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A Peek Inside the Evolving World of Handmade Rugs

We dive into a fascinating, comprehensive guide to the world of rugs; Donald Judd exhibits in Basel; and a South African activist spreads his wings in London.

June 19, 2024 By THE GRAND TOURIST
Yarn dyeing in Afghanistan, aided by the NGO called ACEBA. Photo: Courtesy Cover

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A Peek Inside the Evolving World of Handmade Rugs

Every corner of the design world contains multitudes. And when it comes to rugs, I feel like I’m always learning something—the industry combines artistry, craft, tradition, and old-fashioned, hardworking functionality. This summer, our friends at the UK-based trade magazine Cover, the leading publication in handmade carpets and textiles, wanted to share their annual free digital issue with listeners of The Grand Tourist. Aside from getting quite the comprehensive look at all the latest designs in the market (including, for those on the hunt, a report on what the editors spotted at Milan Design Week), there are two features definitely worth a read once you’re done shopping.

The first is a look inside the new digital landscape of online shopping possible in this post-pandemic moment, with interviews from some of the smartest design dealers around, including friend-of-the-podcast Laura Young from the leading gallery The Future Perfect. Then, on a more serious note, there’s a deep dive into production today in Afghanistan. Emerging from the country’s tumultuous recent history, it gives readers a thorough understanding of the players involved today, from brands with a deep connection to the region to the NGOs that assist in making it all possible, including a recent collaboration between the organization Turquoise Mountain and London’s five-star hotel, The Connaught. You can read Cover’s gratis Issue 75 here. —Dan Rubinstein

An untitled Gavin Jantjes acrylic on canvas, 1989. Photo: Courtesy Whitechapel Gallery

An Activist Expresses True Freedom; Donald Judd in Basel; and More Must-See Exhibitions

Basel, “Donald Judd” (Until Sept. 7)
To coincide with Art Basel and Design Miami, Gagosian presents 10 of Donald Judd’s trademark plexiglass and aluminum wall-mounted rectangular works made in Switzerland between 1987 and 1991. Though the late American artist spent most of his time working from his SoHo studio and home in Marfa, Texas, he was closely connected to Switzerland, where he designed his lakeside home, exhibited, and collaborated with the industrial firms that produced a large number of his plexiglass pieces.

Bilbao, “Martha Jungwirth” (Until Sept. 22)
Viennese painter Martha Jungwirth describes her work as a diary of her subconscious, expressed through loose, casual brush strokes, often on an unpretentious cardboard-brown background. Bits of personal memories, art history, and Greek mythology all become sources of inspiration as she paints—and can be seen as a kind of Freudian game of interpretation. In this retrospective, the Guggenheim brings together 70 of her paintings and watercolors from nearly six decades of her career.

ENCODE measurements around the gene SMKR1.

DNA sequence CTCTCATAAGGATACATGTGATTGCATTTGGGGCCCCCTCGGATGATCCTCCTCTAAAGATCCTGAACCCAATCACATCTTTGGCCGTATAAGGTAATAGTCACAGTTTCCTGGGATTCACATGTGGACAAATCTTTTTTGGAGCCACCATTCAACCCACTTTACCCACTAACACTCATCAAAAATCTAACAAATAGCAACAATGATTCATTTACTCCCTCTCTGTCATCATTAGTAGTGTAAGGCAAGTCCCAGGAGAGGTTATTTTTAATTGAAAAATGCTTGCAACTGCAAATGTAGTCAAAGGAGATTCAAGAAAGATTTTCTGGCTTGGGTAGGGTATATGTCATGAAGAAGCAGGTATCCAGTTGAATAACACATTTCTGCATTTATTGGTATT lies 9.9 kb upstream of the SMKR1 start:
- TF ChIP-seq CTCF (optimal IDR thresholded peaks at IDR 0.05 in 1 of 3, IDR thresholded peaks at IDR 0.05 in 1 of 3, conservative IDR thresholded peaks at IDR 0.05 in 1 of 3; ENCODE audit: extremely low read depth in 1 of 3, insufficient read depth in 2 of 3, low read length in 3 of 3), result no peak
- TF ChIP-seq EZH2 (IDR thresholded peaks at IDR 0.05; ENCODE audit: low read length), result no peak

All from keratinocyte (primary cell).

Humlebæk, “Franz Gertsch” (Opens June 21)
The woodcuts and paintings of the late Swiss painter Franz Gertsch are so meticulously detailed that they could fool you into thinking they’re photographs. The hyperrealist’s fascination with the most minute details allowed him to reproduce portraits and landscapes on a blown-up scale, down to the finest blade of grass. Largely documenting the youth and subculture of his time, he is better known for a series of paintings of ’70s icon Patti Smith. This exhibit will be the first presentation of his work following his death in 2022, and the last that he would help prepare.

London, “Gavin Jantjes: To Be Free! A Retrospective 1970–2023” (Until Sept. 1)
The struggle for liberation is ingrained in the paintings and prints of artist Gavin Jantjes, who was born in South Africa in 1948, the first year of apartheid. A bold artist and activist, he was later exiled from the country due to his political beliefs. He received his art education in Germany, Norway, and the UK, where he became a transformational figure in the art scene as a curator and lecturer. This retrospective—which coincides with the 30th anniversary of South Africa’s first free elections—is his largest-ever in the UK and presents 100 prints, drawings, and paintings.

Los Angeles, “David Medalla: In Conversation with the Cosmos” (Until Sept. 15)
This is the first comprehensive study in the U.S. of the late Filipino artist David Medalla’s distinctive career, which comprised radical kinetic sculptures, paintings, and performances. Born in Manila, Medalla spent the larger part of his life in London. There, he established his reputation as a pioneer of kinetic art with his angelic Cloud Canyons, bubble-machine-made sculptures that have been exhibited internationally. The exhibit begins with early paintings and drawings from the late 1950s and encompasses the manifold expressions of Medalla’s work. —Vasilisa Ioukhnovets

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